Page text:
Cognac Voyeurism

by Annabelle Hood - Tuesday April 12, 2011 11:41 am

Girl stands on street corner, back-combing her boyfriend’s quiff; her designer dog artfully peeing against a sleek 4x4 parked outside Shoreditch’s restaurant-bar-club McQueen

It may sound like the story board for an advert, but this is the scene that greets me as I approach McQueen, an unlikely venue for a Voyer Cognac Masterclass I think as I walk in. Launched by Dezzi McCausland of white-décor Kingly Club fame, McQueen is clearly its darker, edgier East End sister.

I know precious little about Cognac, other than I like to warm a glass of it in my hands after a blow-out dinner, and that it’s a lot more quaffable than brandy. I also know that it’s never been de rigueur among people below a certain age.

So imagine my surprise to find myself sharing a leather banquette with half a dozen achingly trendy bartenders from London’s hippest hotels and nightclubs – from Mahiki’s tropical City sister, Kanaloa Club, to London’s maddest Mexican bars.

However, as Voyer’s Blend Master, Pierre Vaudon, introduces Voyer Cognac as the drink of choice “for those who don’t want to follow the crowd,” our chosen location makes much more sense: Clearly Voyer is wanting to position itself in younger moneyed circles.

Calibre cognac

Unless you’re a cognac connoisseur, you won’t have heard of Cognacs François Voyer. This niche producer from Cognac’s Grande Champagne region, turns out only 50,000 bottles a year. A drop in the cognac ocean for big-league labels Courvoisier, Hennessy and Remy Martin. But to compare them is to miss the point, because Voyer is for the discerning drinker who eschews mass-production for a family-run traditional method, aimed at the likes of revered cognac collector Michel Gillet. The Voyer brand is also served in top restaurants from Jules Vernes and Lucas Carton to Alain Ducasse.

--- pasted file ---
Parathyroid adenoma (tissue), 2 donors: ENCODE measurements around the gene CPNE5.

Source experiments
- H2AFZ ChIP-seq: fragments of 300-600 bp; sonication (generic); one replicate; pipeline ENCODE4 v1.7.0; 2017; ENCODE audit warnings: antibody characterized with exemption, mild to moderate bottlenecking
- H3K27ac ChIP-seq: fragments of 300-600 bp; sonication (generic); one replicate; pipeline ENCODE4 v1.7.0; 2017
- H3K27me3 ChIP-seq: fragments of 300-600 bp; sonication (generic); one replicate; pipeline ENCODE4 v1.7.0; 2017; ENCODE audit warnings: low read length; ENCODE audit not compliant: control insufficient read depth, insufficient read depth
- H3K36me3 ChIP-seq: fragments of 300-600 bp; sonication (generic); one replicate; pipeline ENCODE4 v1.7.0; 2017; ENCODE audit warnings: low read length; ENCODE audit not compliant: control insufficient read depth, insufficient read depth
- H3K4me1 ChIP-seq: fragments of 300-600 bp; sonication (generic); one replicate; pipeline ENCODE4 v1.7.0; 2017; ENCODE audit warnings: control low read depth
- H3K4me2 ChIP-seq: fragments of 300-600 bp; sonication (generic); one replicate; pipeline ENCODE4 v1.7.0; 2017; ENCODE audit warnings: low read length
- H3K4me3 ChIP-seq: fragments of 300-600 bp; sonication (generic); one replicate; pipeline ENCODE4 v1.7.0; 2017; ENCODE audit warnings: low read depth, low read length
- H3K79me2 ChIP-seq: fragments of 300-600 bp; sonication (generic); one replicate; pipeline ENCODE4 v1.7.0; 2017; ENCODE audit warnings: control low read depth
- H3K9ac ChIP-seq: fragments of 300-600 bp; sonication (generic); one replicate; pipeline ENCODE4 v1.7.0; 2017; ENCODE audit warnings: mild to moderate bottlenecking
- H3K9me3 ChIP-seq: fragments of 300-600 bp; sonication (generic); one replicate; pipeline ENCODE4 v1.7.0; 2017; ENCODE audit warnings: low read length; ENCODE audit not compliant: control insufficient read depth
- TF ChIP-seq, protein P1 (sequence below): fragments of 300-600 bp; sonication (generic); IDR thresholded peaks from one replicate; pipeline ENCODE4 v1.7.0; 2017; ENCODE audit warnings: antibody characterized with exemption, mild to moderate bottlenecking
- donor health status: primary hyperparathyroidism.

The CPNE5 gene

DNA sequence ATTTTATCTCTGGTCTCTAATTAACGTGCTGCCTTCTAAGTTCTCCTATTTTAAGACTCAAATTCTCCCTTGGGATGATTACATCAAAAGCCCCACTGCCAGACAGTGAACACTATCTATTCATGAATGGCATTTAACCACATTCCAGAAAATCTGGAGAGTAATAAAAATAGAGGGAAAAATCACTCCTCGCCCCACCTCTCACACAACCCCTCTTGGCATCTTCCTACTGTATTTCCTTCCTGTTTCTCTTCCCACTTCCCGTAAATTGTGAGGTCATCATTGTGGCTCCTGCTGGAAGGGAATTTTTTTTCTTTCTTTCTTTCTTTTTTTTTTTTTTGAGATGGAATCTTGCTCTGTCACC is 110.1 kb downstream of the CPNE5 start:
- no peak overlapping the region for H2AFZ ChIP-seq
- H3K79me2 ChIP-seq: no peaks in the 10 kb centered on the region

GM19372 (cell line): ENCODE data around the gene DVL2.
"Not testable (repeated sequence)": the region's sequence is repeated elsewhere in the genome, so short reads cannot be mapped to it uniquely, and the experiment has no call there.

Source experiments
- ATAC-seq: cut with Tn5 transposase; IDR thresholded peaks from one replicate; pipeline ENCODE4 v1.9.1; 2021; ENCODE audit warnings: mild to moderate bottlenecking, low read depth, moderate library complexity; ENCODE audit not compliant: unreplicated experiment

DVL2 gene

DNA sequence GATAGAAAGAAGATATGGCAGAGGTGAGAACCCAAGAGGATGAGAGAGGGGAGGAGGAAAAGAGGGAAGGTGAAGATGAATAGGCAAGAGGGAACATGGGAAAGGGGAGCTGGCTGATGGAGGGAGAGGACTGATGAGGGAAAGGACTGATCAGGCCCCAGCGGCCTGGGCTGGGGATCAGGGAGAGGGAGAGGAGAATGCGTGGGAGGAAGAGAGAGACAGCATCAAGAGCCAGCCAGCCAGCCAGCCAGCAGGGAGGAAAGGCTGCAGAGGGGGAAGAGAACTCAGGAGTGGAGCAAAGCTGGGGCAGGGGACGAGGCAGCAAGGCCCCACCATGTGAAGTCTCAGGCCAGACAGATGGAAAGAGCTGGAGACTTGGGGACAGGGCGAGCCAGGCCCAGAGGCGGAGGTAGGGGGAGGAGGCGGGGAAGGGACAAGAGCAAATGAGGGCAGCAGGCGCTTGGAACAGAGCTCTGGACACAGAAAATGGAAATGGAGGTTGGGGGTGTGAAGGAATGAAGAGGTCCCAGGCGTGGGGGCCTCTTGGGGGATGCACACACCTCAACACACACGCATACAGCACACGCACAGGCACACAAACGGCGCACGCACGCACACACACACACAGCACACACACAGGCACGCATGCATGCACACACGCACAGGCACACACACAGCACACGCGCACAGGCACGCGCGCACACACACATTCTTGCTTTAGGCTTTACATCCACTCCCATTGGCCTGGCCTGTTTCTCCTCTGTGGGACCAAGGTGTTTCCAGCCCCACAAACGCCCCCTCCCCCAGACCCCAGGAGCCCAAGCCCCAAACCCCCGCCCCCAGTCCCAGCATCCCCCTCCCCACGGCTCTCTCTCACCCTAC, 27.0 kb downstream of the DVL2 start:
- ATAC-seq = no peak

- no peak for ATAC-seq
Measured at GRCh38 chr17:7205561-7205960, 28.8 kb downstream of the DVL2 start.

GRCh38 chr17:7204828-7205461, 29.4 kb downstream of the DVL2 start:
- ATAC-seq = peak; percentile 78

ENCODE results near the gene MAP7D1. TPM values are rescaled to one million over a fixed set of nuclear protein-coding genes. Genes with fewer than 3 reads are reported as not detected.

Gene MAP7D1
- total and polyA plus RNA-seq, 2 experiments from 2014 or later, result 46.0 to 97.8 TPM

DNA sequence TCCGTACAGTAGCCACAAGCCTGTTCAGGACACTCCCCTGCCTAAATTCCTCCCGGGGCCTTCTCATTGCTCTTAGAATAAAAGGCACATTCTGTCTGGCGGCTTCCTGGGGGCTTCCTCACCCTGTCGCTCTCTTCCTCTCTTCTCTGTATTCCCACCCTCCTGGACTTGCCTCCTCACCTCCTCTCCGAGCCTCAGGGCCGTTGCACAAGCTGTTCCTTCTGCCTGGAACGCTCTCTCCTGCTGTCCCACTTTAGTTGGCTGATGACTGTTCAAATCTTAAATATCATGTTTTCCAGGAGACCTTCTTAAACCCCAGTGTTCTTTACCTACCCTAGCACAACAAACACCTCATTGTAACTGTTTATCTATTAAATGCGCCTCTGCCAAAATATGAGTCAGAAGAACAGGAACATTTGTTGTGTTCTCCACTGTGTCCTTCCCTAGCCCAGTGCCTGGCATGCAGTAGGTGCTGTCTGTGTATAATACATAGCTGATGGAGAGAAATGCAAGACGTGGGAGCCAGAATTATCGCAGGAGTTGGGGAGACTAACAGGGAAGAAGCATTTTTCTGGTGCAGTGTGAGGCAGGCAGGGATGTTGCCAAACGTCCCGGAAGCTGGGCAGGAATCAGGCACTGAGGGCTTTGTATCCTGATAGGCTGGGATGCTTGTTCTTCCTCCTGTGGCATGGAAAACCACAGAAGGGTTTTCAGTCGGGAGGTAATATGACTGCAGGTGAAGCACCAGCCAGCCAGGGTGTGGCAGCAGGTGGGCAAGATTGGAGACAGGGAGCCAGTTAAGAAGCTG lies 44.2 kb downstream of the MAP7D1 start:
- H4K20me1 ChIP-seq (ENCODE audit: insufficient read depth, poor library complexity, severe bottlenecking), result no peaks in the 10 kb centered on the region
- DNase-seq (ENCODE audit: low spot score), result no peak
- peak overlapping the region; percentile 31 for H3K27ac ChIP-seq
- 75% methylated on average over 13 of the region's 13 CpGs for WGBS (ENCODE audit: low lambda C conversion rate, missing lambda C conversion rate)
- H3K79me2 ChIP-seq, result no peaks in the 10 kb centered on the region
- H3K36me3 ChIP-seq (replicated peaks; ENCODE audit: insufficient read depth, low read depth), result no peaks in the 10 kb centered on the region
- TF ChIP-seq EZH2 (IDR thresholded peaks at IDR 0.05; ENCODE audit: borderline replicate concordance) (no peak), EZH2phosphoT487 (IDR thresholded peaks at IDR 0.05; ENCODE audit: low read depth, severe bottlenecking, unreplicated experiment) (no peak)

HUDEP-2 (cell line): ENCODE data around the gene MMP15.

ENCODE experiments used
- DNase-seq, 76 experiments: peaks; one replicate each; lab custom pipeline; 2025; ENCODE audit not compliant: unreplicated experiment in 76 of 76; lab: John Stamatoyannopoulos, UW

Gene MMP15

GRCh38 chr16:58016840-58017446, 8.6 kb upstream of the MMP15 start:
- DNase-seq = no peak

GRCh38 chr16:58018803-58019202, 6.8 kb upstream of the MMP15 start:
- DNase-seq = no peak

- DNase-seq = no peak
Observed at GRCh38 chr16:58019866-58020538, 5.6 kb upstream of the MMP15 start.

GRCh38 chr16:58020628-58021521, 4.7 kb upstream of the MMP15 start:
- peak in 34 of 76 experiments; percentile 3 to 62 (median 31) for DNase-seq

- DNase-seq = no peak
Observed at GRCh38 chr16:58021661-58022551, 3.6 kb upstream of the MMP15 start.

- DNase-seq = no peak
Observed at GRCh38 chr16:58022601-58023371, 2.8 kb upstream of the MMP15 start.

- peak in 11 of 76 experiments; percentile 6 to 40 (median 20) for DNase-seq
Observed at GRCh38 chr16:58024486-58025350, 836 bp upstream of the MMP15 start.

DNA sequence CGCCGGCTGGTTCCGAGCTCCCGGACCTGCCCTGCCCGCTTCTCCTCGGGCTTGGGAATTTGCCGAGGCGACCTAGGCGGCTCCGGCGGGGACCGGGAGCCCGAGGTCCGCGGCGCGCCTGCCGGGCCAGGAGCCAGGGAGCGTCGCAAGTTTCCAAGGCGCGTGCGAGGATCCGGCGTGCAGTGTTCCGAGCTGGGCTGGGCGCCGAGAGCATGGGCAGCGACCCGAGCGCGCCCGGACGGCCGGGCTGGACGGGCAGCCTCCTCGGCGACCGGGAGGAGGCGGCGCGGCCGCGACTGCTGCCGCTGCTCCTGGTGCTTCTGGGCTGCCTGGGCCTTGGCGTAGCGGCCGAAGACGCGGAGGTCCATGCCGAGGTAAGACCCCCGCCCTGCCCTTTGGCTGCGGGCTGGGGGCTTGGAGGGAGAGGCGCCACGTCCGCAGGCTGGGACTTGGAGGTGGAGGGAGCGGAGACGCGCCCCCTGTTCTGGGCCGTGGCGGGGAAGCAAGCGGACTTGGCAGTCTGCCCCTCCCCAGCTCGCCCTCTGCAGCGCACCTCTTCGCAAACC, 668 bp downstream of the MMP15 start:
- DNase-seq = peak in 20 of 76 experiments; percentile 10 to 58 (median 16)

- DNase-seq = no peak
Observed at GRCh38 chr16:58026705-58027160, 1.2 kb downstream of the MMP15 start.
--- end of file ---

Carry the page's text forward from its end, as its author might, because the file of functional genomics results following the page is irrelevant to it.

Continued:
Vaudon personally controls the blends and quality of all François Voyer cognacs. We sample four Cognacs, from a no-frills VS Francois Voyer (40%abv) to the mellower VSOP François Voyer (40%abv), to the silk-smooth 50-year old vintage Hors d’Age (43%abv), a mahogany elixir of cinnamon, mocha and cigar-impregnated leather armchairs. This one requires no water reduction during production, for lasting power in the barrel. If you have to ask how much it is for the bottle, you probably can’t afford it. (Ok, seeing as you asked, we’re probably talking around £600rrp).

But it’s Voyer’s multi-award-winning, 25-year old XO Gold (40% abv) bestseller that titillates my tastebuds with its delicate start then heady punch of peach and exotic fruit

I can see this one slipping extremely smoothly down the throats of “the beautiful set” at the tropical-themed Kanaloa Club. It has a very slow reduction of just 1-2% a year, compared to the average cognac, which we learn evaporates at approximately a litre per hour – that’s 2-3% per year of stock. What a waste! Enough to make a grown journalist weep in to her empty cognac glass. Vaudon tells us that it takes about one hour for the full spectrum of flavours to emerge from a good cognac, so langorous sipping is key. I’m afraid this one is too delicious to watch evaporate and I uncouthly finish it faster than road-runner on speed.

Pineau & cocktails

We also tried the Pineau des Charentes Vieux (17%abv) in blanc and rosé. Vastly drinkable on the rocks in summer, but the problem lies in the name: “I can foresee customers confusing it with Pinot Noir and Pinot Grigio,” says McQueen’s head barman, John Leese. His favourite? His eyes mist over at the thought of stocking (and no doubt selling more than a bottle a year of) the exquisitely expensive Hors d’Age, of which there are just four vintages: 1948, 1958, 1960 and 1965.

And finally, Leese demonstrates Voyer’s versatility with a trio of innovative cognac cocktails: ‘Vino de Pinneau’ is served in a wine glass and proves a summery alternative to rosé, featuring Voyer Pineau des Charentes Rouge and Sangiovese red wine with a dash of sugar and peach bitters. The cocktail short, ‘Voyerism’, however, has the bitter tang of whisky barrel bitters, which doesn’t do it for me. My money’s on ‘Golden Belt’, an outlandishly refreshing long cocktail of Voyer VSOP, fresh lemon juice and apricot brandy – in my case, the cocktail that launched a thousand sips.

I step out in to the balmy Shoreditch night. The photogenic media crowd have long since sauntered off, yet London has never looked so beautiful.

UK distributor: www.amathusdrinks.com   Tel. 020 8808 4188

www.mcqueen-shoreditch.co.uk   Tel. 020 7036 9229

 

Share this: